NFL: Why Russell Wilson Could Be the Seahawks’ Downfall
The Seattle Seahawks’ reign over the NFC could be coming to an end. After winning back-to-back NFC championships in 2013 and 2014, Pete Carroll’s team is currently on pace to miss the postseason altogether in 2015. Not a whole lot has changed in Seattle from a personnel perspective since the 2014 season – the only significant change came when they traded All-Pro center Max Unger to the New Orleans Saints in exchange for All-Pro tight end Jimmy Graham — yet this year’s version of the Seahawks hardly resembles their previous teams, noticeably lacking that unshakeable swagger that led them on one of the most dominant runs in recent NFL history.
To be fair, the Seahawks still have one of the league’s best defenses and a premier special teams unit. Their defense is a close second to the Denver Broncos in total yards and total points allowed per game and have been especially tough since the return of safety Kam Chancellor to their lineup after his two game holdout to start the season. Their special teams are arguably the league’s best unit with kicker Steven Haushcka and punter Jon Ryan being among the best players in the NFL at their respective positions, and dynamic kick and punt returner Tyler Lockett, who may be the most dangerous return specialist in the game. So what has really been the culprit behind the Seahawks’ sudden slide into NFL mediocrity?
The simple answer to the previous question is that they have received a wildly inconsistent performance out of their offense for the vast majority of the 2015 season. The more specific answer is that the Seahawks’ biggest issue has been the team’s highest-paid player, quarterback Russell Wilson.
On the eve of the opening of Seahawks training camp this past August, General Manager John Schneider made Wilson the second-highest paid player in the league in terms of average annual salary. Wilson’s $21.9 million per year average trails only that of Green Bay Packers quarterback Aaron Rodgers, who is currently earning an average of $22 million per season.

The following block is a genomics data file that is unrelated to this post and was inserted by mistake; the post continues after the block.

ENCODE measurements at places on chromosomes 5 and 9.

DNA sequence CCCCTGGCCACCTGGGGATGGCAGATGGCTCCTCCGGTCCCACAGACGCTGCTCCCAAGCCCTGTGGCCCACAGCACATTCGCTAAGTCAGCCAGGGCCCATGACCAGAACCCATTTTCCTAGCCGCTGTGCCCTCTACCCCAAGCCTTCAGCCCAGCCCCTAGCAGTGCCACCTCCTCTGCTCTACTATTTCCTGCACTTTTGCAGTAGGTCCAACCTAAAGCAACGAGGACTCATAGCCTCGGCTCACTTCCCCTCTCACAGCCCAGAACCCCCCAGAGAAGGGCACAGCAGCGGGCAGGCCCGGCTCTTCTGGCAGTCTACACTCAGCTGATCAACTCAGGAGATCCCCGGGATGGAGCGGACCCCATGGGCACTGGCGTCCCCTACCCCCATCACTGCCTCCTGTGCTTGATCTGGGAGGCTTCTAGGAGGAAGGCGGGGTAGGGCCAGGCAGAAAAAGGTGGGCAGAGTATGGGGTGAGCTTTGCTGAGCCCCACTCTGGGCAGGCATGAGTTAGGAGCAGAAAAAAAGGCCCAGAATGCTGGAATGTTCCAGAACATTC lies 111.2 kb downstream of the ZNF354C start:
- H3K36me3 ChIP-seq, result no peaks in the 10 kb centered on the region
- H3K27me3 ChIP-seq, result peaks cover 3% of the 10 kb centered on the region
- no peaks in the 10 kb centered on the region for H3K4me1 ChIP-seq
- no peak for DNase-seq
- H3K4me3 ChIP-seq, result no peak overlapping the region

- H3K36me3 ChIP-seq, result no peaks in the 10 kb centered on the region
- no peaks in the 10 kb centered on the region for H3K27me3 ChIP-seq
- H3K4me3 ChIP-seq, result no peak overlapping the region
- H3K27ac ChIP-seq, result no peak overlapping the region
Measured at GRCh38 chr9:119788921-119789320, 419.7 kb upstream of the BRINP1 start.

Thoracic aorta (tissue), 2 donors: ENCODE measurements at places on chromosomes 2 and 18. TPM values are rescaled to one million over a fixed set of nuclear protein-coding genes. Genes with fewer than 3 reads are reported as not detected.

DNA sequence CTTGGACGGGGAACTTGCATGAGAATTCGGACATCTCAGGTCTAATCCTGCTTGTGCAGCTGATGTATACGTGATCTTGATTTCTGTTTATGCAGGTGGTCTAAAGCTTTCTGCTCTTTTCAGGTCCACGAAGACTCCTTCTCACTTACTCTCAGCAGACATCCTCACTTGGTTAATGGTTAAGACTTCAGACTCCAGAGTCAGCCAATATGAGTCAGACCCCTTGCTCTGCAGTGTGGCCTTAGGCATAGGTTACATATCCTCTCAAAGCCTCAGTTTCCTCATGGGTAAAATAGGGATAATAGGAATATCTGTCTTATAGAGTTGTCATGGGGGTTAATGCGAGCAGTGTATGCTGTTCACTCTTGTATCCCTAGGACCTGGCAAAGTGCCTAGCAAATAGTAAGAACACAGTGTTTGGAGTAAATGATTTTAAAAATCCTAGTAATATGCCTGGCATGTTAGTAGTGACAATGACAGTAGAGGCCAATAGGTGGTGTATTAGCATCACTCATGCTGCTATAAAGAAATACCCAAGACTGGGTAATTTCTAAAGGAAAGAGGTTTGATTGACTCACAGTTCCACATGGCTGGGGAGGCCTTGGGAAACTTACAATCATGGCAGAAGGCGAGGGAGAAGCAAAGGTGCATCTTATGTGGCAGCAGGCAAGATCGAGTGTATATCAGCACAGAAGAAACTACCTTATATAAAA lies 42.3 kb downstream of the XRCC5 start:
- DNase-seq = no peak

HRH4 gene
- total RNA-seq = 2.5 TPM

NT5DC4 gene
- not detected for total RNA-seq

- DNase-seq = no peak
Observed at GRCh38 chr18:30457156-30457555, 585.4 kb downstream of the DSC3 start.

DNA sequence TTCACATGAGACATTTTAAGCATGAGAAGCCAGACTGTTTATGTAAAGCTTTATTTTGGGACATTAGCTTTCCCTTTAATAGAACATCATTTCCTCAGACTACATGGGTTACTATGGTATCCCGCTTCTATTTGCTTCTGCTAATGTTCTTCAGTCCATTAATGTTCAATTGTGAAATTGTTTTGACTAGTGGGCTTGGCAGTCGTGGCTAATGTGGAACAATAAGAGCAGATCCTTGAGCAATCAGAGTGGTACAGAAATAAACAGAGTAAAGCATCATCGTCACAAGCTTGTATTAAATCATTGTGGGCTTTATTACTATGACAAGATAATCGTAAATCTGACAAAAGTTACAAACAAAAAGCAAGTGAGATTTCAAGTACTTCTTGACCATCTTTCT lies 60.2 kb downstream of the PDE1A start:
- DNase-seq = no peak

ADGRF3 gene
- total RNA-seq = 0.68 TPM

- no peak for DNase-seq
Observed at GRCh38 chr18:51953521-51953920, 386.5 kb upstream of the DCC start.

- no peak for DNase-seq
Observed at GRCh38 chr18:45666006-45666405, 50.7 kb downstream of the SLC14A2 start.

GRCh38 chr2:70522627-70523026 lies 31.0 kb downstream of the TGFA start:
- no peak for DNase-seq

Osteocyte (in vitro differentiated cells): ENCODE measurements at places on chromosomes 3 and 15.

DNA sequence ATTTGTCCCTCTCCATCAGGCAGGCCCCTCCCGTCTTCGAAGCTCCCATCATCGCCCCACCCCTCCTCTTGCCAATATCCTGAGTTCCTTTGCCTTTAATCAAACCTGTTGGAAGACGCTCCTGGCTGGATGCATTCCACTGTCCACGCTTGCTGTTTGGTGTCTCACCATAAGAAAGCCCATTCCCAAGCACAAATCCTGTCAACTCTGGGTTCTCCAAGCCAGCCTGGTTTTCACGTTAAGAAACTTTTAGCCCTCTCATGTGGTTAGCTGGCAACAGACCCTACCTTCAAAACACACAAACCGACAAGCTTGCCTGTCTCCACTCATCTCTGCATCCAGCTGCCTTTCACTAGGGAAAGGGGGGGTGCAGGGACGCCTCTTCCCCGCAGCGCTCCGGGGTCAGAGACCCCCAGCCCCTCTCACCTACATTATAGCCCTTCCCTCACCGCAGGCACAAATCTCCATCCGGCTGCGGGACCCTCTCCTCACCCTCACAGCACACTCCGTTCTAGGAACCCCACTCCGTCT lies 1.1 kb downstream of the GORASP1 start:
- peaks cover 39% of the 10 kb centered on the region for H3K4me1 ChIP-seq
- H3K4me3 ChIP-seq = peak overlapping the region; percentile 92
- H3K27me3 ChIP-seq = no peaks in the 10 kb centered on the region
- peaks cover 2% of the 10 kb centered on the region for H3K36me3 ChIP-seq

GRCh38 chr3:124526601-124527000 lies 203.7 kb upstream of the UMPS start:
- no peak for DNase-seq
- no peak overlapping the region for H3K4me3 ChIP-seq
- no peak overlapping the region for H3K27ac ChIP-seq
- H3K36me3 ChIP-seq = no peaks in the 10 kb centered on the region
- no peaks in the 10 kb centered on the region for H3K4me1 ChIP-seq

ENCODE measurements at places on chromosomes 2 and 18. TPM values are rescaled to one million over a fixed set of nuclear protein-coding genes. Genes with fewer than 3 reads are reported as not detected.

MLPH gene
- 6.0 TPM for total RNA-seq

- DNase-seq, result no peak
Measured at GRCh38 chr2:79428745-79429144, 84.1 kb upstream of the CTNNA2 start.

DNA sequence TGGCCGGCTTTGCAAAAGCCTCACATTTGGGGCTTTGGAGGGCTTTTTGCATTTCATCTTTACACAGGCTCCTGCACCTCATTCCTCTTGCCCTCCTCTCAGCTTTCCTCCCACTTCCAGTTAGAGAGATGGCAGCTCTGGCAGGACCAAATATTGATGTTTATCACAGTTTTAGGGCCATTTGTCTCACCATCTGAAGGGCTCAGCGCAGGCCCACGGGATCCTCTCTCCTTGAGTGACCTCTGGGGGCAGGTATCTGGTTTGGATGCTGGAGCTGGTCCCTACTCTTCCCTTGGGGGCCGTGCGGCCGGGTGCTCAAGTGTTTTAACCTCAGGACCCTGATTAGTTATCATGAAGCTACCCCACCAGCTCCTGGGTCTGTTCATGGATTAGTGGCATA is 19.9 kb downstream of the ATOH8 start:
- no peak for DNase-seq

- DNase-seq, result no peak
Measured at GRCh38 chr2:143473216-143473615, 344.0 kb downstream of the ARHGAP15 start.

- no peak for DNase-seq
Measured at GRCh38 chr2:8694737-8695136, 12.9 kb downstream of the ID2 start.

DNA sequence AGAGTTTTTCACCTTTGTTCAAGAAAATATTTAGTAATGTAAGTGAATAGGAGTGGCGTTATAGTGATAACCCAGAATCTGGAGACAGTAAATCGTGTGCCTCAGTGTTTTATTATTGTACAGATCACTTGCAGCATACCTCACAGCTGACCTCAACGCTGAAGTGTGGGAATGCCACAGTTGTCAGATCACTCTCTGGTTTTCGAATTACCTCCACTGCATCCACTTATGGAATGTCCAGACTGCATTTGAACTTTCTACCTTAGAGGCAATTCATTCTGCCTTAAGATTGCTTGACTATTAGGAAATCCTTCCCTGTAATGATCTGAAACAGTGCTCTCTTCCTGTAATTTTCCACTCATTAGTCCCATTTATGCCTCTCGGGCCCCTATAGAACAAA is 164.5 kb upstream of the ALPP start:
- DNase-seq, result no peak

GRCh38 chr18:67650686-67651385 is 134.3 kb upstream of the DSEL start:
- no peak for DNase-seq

Very few people will argue that Wilson is the same caliber of quarterback as Rodgers. However, when you factor in his regular season win/loss record (36-12), his postseason record (6-2), and the fact that he has led the Seahawks to two NFC titles and one Super Bowl title in his first three seasons as the team’s starter, it is easy to see why Schneider made such an astronomical financial investment into Wilson.
Before we go much further, we want to be clear about one thing. The point of this article is not to argue that Wilson is a bad quarterback. While we are among those who do not believe that he is elite, we do feel that he is a top-10 NFL quarterback. Where the Seahawks are going to run into problems is committing too much money and building their team around a quarterback who needs everything around him to be clicking to be successful.
We are willing to ignore the lack of commitment to football that Wilson showed by throwing his girlfriend, R&B singer Ciara, a lavish birthday party during the middle of the season. It could be unrelated, but he just so happened to play his worst game of the season – statistically speaking – against the Dallas Cowboys just a few days after the party. What we cannot ignore is the fact that, in an effort to build around Wilson, the Seahawks chose to completely disregard their running game, which had been the bread and butter of their offensive attack during their two NFC championship runs, by trading Unger for Graham. As a result, Seattle has gone from averaging 172.6 rushing yards per game in 2014, to averaging 139.5 rushing yards per game in 2015. Part of that can be attributed to Marshawn Lynch battling a couple of nagging injuries, but the reality of the situation is that Graham simply is not a great fit in the Seahawks’ offense. Moreover, without Unger anchoring the Seattle offensive line, Wilson is on pace to be sacked 62 times in 2015.
All said, is Wilson one of the more overpaid players in the league? Probably. And when push comes to shove, is Wilson the type of quarterback who can put an entire offense on his back and single-handedly carry them on a deep playoff run the way Rodgers, Peyton Manning, and Tom Brady have all done throughout their Hall of Fame careers? No he is not. With that being the case, we firmly believe that the Seahawks’ mini-dynasty is going to quickly come to an end if they continue to try and build their team around Wilson.
All statistics courtesy of Pro-Football-Reference.